I read in a textbook (Japanese one) that the spherical covariance function is only valid for dimensions $d = 1,$ $2,$ and $3.$ I have the following questions:

  1. Does that mean the spherical covariance function is not positive definite for $d\gt 3?$
  2. Is there any material which contains a proof of (1)?

There are at least two conventional meanings of "spherical covariance function." Based on the conclusion you want to draw, we can infer you are referring to the family of functions $G:\mathbb{R}^n\to \mathbb{R}$ based on

$$G(\mathbf{h}) = 1 - \frac{3|\mathbf{h}|}{2} + \frac{|\mathbf{h}|^3}{2},\ 0 \le |\mathbf{h}| \le 1,$$

and otherwise $G=0.$ ("Based on" means we can ignore scale factors in both $\mathbf h$ and $G$ without any loss of generality merely by choosing our units of measurement appropriately.)

A positive-(semi)definite covariance $C$ is one that satisfies

$$\sum_{j,k} a_j C(\mathbf{y}_j - \mathbf{y}_k) \bar{a_k} \ge 0$$

for any collection of locations $\mathbf{y}_i \in \mathbb{R}^n, i=1,2,\ldots, m$ and all possible complex numbers $(a_i), i=1,2,\ldots, m.$ In other words, the covariance matrix associated with any set of locations is positive-semidefinite.

Bochner's Theorem asserts that all positive-definite covariances arise as the Fourier transforms of finite positive measures $F$ given by

$$\hat F(\mathbf{h}) = \int_{\mathbb{R}^n} e^{i\mathbf{h}\cdot \mathbf{x}} F(\mathrm{d}\mathbf{x}).$$

Indeed, by interchanging summation and integration we may check that

$$\eqalign{ \sum_{j,k} a_j C(\mathbf{y}_j - \mathbf{y}_k) \bar{a_k} &= \sum_{j,k}\int_{\mathbf{R}^n}a_j e^{i(\mathbf{y}_j - \mathbf{y}_k)\cdot \mathbf{x}} \bar{a}_kF(\mathrm{d}\mathbf{x}) \\ &= \int_{\mathbf{R}^n} \sum_j a_j e^{i\mathbf{y}_j\cdot \mathbf{x}}\ \sum_k \overline{e^{i\mathbf{y}_k \cdot\mathbf{x}}a_k}\ F(\mathrm{d}\mathbf{x}) \\ &= \int_{\mathbf{R}^n} \left|\sum_j a_j e^{i\mathbf{y}_j\cdot \mathbf{x}}\ \right|^2\ F(\mathrm{d}\mathbf{x}) \ge 0. }$$

Because (for spherical covariances) the expression $ C(\mathbf{y}_j - \mathbf{y}_k) $ depends only on the separation distances $r_{jk}=|\mathbf h_{jk}| = |\mathbf{y}_j - \mathbf{y}_k|,$ the Fourier transform can be inverted (to find $F$ from $G$) with a single integration. By doing the calculation we find the following measures $F(\mathrm{d}\mathbf{x}) = F(r)\mathrm{d}r \mathrm{d}\Omega$ in spherical coordinates $(r, \Omega)$ for $n=3,4:$

$$n=3:\ F(r) \propto r^{-6}\left(r \cos(r/2) - 2 \sin(r/2)\right)^2 \ge 0.$$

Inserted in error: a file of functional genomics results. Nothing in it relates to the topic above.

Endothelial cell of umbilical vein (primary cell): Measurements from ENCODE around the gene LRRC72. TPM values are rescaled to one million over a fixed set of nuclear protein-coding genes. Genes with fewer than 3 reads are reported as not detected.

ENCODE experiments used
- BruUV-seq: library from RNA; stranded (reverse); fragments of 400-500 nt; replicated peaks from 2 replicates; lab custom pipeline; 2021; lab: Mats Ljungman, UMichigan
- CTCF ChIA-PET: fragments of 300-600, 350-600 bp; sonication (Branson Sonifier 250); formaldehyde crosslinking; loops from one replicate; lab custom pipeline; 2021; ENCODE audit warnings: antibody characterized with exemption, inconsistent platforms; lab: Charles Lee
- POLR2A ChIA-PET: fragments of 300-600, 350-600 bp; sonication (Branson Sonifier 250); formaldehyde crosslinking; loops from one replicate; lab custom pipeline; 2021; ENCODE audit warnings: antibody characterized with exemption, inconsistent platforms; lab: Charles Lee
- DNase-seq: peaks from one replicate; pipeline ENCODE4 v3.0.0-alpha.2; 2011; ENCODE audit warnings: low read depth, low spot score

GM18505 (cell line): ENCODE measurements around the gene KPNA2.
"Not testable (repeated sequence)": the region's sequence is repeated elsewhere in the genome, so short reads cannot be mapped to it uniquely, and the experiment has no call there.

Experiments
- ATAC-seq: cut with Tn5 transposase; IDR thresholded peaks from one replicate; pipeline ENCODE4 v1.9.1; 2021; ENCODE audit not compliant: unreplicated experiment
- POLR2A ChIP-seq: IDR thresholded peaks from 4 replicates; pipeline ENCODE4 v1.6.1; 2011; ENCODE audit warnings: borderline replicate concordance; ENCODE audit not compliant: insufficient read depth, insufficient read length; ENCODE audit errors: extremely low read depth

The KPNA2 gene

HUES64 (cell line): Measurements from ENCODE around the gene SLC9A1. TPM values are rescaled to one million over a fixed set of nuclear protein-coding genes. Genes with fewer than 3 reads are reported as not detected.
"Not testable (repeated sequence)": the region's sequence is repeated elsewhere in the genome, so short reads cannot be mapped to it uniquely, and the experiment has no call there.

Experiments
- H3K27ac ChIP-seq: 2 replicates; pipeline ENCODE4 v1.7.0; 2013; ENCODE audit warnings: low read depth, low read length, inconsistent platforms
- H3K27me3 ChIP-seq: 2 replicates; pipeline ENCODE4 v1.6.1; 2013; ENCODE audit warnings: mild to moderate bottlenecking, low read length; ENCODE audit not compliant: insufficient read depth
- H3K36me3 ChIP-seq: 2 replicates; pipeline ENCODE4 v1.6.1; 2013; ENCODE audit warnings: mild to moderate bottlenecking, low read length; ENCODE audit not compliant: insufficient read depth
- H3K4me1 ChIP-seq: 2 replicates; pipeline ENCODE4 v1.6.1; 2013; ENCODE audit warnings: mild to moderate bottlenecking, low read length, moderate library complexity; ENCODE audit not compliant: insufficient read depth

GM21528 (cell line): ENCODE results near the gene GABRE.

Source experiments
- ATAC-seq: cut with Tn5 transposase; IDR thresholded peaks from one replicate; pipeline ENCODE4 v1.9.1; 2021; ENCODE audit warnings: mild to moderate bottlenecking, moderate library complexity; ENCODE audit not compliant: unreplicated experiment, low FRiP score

Figure plotting spectral density for n=3

$$n=4:\ F(r) \propto r^{-6}\left(\left(r^2+5\right) (\pmb{H}_0(r) J_1(r)-\pmb{H}_1(r) J_0(r))+30 r (r J_0(r)-3 J_1(r))\right),$$

an algebraic combination of Bessel J functions $J_i$ and Struve H functions $\pmb{H}_i.$

Figure plotting spectral density for n=4

Because some of the possible values of this density are negative, the spherical covariance function for $n=4$ is not positive-definite.

We are actually done: we don't have to consider all possible dimensions. The reason is that some configurations of points in $\mathbb{R}^n$ actually lie within lower-dimensional subspaces. Consequently, it is immediate from the definition of positive-definite functions that

  1. When a covariance in $\mathbb{R}^n$ is positive-definite, it remains positive-definite in all lower dimensions.

  2. When a covariance in $\mathbb{R}^n$ fails to be positive-definite, it fails in all higher dimensions.


This post broadly follows the exposition in a set of Duke University lecture notes (unattributed and undated) found at https://www2.stat.duke.edu/courses/Fall01/sta293/lecs/covar.pdf. Its bibliography covers the classics: Yaglom, Matern, Ripley, Cressie.

  • $\begingroup$ Which book should I read to understand the derivation of (1) or (4) from the first line in the lecture notes? §1.1 is too brief for me. $\endgroup$
    – Jiro
    Jul 22 '19 at 7:08
  • $\begingroup$ The reference to "Watson 1944" is almost surely the second edition of Watson's Treatise on the Theory of Bessel Functions, available online at ia802601.us.archive.org/30/items/…. For an easier introduction see Whittaker and Watson, A Course of Modern Analysis (1927 edition, Cambridge U. Press). $\endgroup$
    – whuber
    Jul 22 '19 at 19:59
  • $\begingroup$ Thank you for letting me know about those books. But I can't follow changes of variables before the line involving a Bessel function. In §1.1, I see that $d^nx = \frac{2\pi^{n/2}}{\Gamma(n/2)}r^{n-1}dr\,d\sigma$ and $∑_{j=1}^n σ_j^2 = 1$, but the last sentence of that section doesn't make sense to me at all. (I know very basic definitions and properties of Bernoulli and Dirichlet distributions.) $\endgroup$
    – Jiro
    Jul 23 '19 at 5:50
  • $\begingroup$ I take "$\sigma_j$" to be coordinate $j$ on the unit sphere $S^{n-1}\subset\mathbb{R}^n.$ For the uniform distribution on $S^n,$ $(\sigma_j+1)/2$ has a Beta$((n-1)/2,(n-1)/2)$ distribution: stats.stackexchange.com/a/85977/919. The claim in the paper is correct only if $\sigma_j$ is taken to be the absolute value of the coordinate. In that case the $\sigma_j^2$ have the same distribution as $x_j^2/(x_1^2+\cdots+x_n^2)$ for iid standard normal variables $x_i,$ which is easily seen to be a Gamma$(1/2)$ distribution, whence $(\sigma_j)^2$ has a Dirichlet$(1/2,\ldots,1/2)$ distribution. $\endgroup$
    – whuber
    Jul 23 '19 at 14:51
  • 1
    $\begingroup$ Thank you very much! Now I understand that $u \in [0, 1]$ is defined as $u = \sigma_h^2$ and its distribution is $\mathrm{Beta} (\frac{1}{2}, \frac{n-1}{2})$. $\endgroup$
    – Jiro
    Jul 25 '19 at 8:20

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